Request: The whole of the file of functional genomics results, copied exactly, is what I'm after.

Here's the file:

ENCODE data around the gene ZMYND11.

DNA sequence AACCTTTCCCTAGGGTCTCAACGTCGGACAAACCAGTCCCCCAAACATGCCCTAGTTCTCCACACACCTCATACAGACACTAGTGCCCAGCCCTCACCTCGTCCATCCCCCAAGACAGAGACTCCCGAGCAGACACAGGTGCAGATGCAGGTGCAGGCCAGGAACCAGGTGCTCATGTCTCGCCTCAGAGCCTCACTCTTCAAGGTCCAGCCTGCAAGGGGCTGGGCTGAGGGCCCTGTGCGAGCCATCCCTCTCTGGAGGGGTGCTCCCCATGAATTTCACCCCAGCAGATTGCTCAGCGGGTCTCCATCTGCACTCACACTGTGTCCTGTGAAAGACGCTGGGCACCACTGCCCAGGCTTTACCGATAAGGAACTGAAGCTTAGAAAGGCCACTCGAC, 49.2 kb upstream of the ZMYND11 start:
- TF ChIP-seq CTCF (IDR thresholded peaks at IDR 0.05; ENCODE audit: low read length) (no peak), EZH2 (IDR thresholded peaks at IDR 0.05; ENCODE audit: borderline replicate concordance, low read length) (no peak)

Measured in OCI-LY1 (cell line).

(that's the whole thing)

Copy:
ENCODE data around the gene ZMYND11.

DNA sequence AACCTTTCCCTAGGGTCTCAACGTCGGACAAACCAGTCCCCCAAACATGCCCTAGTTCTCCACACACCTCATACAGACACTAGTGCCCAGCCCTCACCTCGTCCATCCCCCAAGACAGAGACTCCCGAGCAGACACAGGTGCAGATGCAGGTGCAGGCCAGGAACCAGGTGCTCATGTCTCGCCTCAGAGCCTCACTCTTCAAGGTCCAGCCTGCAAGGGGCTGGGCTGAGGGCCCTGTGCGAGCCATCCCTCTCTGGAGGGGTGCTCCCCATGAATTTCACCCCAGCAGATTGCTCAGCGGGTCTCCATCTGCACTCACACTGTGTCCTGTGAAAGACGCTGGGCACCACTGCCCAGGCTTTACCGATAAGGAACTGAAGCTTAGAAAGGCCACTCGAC, 49.2 kb upstream of the ZMYND11 start:
- TF ChIP-seq CTCF (IDR thresholded peaks at IDR 0.05; ENCODE audit: low read length) (no peak), EZH2 (IDR thresholded peaks at IDR 0.05; ENCODE audit: borderline replicate concordance, low read length) (no peak)

Measured in OCI-LY1 (cell line).